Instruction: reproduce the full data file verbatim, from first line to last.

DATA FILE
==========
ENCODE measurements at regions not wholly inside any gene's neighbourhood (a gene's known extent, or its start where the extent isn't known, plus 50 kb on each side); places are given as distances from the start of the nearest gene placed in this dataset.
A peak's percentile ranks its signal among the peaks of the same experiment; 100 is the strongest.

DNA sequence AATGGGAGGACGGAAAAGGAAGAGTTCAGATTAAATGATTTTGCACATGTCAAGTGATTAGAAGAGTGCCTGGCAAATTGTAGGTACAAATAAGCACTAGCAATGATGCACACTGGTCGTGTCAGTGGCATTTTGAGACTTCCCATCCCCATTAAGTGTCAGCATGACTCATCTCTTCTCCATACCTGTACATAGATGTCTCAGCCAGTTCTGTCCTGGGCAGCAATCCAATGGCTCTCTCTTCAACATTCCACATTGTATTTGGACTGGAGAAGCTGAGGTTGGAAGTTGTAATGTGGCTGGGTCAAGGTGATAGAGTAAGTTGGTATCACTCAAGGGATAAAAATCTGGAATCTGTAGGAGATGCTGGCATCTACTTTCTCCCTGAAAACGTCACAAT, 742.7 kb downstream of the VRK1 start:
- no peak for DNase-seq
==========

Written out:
ENCODE measurements at regions not wholly inside any gene's neighbourhood (a gene's known extent, or its start where the extent isn't known, plus 50 kb on each side); places are given as distances from the start of the nearest gene placed in this dataset.
A peak's percentile ranks its signal among the peaks of the same experiment; 100 is the strongest.

DNA sequence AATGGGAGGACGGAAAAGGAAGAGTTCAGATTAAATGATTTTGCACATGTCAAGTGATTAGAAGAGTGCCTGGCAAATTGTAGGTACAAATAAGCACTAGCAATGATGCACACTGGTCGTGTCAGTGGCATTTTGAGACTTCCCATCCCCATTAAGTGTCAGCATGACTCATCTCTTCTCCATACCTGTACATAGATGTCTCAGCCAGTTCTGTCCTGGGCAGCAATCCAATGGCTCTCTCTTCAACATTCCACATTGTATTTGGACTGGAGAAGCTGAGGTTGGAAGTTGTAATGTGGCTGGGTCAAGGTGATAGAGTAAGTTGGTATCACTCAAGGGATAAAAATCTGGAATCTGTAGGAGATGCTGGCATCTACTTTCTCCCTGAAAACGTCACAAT, 742.7 kb downstream of the VRK1 start:
- no peak for DNase-seq